HUDSONVILLE, Mich. — Some teenagers in West Michigan are encouraging their peers to get vaccinated as Michigan’s latest COVID-19 spike continues to impact younger people.
“It was a pretty easy decision,” said Alexis McKinney, a senior at Grandville High School. “I just wanted to be as protected against COVID.”
McKinney was vaccinated on Tuesday at a clinic hosted by SpartanNash, which focused on 16- and 17-year-olds. According to organizers, roughly 500 people signed up to receive their first dose of the Pfizer vaccine, the only one approved for people under 18.
“With having three vaccines been approved, but only one of them for those under 18, we knew that we needed to make it easy for them to be able to find a vaccine appointment,” said Amy Ellis, a pharmacy service manager with SpartanNash. “Seeing such high rates and [with] having activities, spring sports starting, we want to keep kids in school. What can we do to help protect them and get them the vaccines that they need?”
Michigan is seeing an increase in COVID-19 cases among kids. In Ottawa County, the 10- to 19-year-olds make up 14.6% of cases, which is the area’s second-highest percentage. The age group comprises 14.9% of the county’s population.
There have been no reported deaths in kids in Ottawa County, but health officials in Michigan are more concerned about MIS-C developing, which is a rare inflammatory disease children can get after contracting the virus. MIS-C attacks healthy organs according to doctors.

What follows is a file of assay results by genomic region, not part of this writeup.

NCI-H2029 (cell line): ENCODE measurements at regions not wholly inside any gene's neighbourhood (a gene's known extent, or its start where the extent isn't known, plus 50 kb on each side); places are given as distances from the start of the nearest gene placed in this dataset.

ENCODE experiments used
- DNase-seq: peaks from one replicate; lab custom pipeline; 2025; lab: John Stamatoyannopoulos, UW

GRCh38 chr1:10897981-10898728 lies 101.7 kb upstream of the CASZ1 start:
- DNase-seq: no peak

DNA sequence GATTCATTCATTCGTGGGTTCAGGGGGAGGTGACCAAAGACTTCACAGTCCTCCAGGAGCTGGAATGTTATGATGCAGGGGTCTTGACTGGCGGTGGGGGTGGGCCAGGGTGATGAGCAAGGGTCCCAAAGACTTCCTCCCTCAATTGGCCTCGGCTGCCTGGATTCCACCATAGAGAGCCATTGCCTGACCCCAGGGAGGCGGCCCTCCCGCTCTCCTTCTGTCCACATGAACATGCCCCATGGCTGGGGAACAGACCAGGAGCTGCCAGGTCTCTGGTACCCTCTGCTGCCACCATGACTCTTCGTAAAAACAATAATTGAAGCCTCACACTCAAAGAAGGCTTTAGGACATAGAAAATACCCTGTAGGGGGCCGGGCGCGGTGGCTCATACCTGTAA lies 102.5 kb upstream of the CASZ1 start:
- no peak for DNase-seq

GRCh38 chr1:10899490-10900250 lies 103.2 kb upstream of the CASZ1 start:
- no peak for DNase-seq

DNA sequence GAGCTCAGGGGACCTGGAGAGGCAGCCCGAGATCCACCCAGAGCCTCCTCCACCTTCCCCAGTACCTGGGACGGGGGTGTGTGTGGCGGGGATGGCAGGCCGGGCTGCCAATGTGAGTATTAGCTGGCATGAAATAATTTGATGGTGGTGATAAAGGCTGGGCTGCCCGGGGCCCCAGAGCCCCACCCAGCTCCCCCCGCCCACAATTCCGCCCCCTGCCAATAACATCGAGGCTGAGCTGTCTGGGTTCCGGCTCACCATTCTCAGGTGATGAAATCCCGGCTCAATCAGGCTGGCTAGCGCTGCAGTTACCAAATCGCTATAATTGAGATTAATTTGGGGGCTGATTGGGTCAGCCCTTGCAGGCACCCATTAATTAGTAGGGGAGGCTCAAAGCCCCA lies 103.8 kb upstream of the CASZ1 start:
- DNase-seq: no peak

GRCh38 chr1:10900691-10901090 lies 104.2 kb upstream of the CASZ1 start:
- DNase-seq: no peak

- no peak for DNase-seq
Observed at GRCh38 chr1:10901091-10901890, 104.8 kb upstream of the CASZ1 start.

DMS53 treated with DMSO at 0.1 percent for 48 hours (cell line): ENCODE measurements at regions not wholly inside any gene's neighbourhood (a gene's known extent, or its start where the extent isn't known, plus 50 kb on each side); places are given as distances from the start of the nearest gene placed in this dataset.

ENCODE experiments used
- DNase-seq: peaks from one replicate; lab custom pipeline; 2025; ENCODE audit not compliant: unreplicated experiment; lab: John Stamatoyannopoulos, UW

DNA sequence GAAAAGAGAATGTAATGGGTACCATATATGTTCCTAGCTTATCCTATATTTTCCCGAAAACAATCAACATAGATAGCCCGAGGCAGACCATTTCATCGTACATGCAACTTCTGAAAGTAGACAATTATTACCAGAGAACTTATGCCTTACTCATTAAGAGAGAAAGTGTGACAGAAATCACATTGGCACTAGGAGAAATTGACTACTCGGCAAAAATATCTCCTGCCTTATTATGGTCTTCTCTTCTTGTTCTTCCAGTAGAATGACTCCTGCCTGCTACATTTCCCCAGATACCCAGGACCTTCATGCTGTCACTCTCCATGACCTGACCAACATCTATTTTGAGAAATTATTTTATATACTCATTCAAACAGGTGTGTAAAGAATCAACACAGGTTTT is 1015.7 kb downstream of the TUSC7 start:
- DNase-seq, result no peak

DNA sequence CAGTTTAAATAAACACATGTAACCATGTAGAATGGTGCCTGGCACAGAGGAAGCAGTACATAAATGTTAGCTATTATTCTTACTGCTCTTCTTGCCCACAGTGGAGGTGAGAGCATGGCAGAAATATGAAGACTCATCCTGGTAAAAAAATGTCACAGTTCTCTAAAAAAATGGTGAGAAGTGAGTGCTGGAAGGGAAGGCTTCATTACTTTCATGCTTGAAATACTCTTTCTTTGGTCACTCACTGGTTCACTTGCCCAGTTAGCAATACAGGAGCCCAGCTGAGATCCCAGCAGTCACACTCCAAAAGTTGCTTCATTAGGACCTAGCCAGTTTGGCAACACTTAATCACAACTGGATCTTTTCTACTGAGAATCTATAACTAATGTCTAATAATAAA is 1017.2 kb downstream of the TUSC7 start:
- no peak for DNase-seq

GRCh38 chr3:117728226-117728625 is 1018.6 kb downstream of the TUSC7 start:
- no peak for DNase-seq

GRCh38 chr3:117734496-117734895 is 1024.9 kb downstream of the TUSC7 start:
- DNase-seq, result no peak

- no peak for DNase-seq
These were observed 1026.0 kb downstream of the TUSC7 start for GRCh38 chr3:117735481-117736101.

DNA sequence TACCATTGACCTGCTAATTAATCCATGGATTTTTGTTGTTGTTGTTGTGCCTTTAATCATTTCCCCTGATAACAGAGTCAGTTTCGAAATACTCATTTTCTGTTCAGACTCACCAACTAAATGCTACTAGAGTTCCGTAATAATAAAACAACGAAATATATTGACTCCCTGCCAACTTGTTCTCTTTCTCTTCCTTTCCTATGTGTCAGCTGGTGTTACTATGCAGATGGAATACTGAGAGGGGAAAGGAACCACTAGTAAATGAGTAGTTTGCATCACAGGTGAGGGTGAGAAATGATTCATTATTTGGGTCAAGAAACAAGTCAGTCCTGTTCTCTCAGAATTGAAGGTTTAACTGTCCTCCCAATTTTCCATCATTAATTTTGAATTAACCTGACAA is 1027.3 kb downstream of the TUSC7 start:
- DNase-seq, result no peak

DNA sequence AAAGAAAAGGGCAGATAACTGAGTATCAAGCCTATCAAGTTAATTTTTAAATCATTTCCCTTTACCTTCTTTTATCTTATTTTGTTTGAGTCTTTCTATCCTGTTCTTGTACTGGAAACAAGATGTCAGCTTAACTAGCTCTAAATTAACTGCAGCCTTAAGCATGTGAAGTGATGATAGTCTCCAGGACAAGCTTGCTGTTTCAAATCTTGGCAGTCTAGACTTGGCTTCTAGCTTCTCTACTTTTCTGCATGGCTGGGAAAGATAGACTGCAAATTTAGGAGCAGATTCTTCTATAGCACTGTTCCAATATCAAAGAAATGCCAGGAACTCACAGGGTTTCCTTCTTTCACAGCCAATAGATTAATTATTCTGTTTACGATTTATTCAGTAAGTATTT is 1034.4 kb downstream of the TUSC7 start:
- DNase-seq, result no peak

Daily pediatric COVID-19 admissions have increased by 237% since Feb. 19, according to the Michigan Health and Hospital Association. Currently, 45 children have been hospitalized with confirmed or suspected cases of COVID-19.
“It’s been a bit difficult since I am involved in extracurriculars,” said Abby Kachel, a junior at Jenison High School, when describing the past year. “I kind of miss having that closeness with everybody along with seeing family all the time.”
State data shows 14.1% of 16- to- 19-year-olds have received their first dose, and three percent are fully vaccinated.
Parents tasked with making the decision on whether to allow their child to become vaccinated say they trust the science.
“You hear a lot of anecdotal information, and you’re not really sure if some of the things you hear are correct, so I did a little bit of research online,” said Beth Kachel, Abby’s mom. “There didn’t seem to be any bad effects for teenagers, and I discussed it briefly with her. I think we both believe in science… I mean they’ve been making vaccines for years, so I felt like we could trust [it].”
Ellis says anyone with vaccine hesitancy should look to the CDC or talk to their local healthcare provider.
“I just feel like it can do a lot of good,” said Kachel, who is looking forward to what’s ahead.
“Teenagers, they like to get around, they like to go out, and they want to stay protected against COVID,” added McKinney.